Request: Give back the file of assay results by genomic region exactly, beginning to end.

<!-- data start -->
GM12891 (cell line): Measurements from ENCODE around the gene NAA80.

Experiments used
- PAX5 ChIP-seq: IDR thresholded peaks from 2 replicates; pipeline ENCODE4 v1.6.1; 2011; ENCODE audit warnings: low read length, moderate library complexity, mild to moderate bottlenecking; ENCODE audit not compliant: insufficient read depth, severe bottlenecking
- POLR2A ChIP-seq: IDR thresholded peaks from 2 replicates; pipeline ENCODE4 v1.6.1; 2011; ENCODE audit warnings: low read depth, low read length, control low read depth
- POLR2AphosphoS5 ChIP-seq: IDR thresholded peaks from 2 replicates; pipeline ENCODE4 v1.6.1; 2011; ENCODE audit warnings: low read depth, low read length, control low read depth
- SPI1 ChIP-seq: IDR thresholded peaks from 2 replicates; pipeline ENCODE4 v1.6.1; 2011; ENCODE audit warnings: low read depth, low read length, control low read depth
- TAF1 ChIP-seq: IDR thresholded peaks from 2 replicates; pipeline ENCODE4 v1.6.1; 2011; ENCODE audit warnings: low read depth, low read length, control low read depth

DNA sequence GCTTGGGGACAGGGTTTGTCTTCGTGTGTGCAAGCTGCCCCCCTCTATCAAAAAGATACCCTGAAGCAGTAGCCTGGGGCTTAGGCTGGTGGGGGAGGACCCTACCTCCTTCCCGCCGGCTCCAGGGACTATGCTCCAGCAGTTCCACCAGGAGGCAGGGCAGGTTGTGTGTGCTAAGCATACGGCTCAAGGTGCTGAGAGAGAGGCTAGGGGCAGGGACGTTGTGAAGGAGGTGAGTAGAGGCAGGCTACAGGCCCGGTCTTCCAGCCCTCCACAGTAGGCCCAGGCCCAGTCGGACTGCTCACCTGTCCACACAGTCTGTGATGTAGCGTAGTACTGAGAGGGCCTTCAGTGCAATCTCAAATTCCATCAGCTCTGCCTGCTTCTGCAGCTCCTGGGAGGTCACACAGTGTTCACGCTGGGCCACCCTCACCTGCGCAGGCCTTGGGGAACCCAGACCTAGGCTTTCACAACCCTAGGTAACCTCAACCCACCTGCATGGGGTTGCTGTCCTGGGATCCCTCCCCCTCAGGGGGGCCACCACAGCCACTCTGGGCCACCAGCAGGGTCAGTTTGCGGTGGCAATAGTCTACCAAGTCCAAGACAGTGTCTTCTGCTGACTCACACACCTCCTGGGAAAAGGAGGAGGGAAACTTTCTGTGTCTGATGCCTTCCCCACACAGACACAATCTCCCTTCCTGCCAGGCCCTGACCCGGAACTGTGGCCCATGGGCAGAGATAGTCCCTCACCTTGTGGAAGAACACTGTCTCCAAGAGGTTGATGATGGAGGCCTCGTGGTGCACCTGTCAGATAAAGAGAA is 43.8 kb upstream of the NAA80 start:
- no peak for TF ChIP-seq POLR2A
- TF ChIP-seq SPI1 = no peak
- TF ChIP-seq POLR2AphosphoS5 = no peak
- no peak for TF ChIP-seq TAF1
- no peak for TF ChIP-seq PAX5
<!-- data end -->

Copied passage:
GM12891 (cell line): Measurements from ENCODE around the gene NAA80.

Experiments used
- PAX5 ChIP-seq: IDR thresholded peaks from 2 replicates; pipeline ENCODE4 v1.6.1; 2011; ENCODE audit warnings: low read length, moderate library complexity, mild to moderate bottlenecking; ENCODE audit not compliant: insufficient read depth, severe bottlenecking
- POLR2A ChIP-seq: IDR thresholded peaks from 2 replicates; pipeline ENCODE4 v1.6.1; 2011; ENCODE audit warnings: low read depth, low read length, control low read depth
- POLR2AphosphoS5 ChIP-seq: IDR thresholded peaks from 2 replicates; pipeline ENCODE4 v1.6.1; 2011; ENCODE audit warnings: low read depth, low read length, control low read depth
- SPI1 ChIP-seq: IDR thresholded peaks from 2 replicates; pipeline ENCODE4 v1.6.1; 2011; ENCODE audit warnings: low read depth, low read length, control low read depth
- TAF1 ChIP-seq: IDR thresholded peaks from 2 replicates; pipeline ENCODE4 v1.6.1; 2011; ENCODE audit warnings: low read depth, low read length, control low read depth

DNA sequence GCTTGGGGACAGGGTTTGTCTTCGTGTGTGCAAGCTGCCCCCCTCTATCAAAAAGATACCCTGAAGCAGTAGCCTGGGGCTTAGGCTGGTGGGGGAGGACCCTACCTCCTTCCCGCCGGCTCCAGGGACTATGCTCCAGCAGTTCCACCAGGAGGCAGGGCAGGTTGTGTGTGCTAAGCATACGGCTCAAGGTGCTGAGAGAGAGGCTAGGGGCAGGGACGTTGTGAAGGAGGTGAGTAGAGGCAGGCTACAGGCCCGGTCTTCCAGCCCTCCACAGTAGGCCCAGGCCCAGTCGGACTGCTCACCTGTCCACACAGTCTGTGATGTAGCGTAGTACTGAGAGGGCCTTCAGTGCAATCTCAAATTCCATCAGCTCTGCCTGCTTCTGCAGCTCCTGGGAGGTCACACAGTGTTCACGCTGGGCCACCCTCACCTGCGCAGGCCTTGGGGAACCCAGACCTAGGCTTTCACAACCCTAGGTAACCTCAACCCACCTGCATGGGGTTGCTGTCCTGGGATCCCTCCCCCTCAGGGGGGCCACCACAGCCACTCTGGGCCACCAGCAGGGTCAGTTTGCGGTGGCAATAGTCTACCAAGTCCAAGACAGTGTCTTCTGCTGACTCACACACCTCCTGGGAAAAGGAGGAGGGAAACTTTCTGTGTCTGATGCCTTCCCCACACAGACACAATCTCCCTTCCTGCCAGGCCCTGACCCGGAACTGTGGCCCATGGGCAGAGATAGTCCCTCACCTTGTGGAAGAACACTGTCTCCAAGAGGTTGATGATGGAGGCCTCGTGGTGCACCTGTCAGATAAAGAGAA is 43.8 kb upstream of the NAA80 start:
- no peak for TF ChIP-seq POLR2A
- TF ChIP-seq SPI1 = no peak
- TF ChIP-seq POLR2AphosphoS5 = no peak
- no peak for TF ChIP-seq TAF1
- no peak for TF ChIP-seq PAX5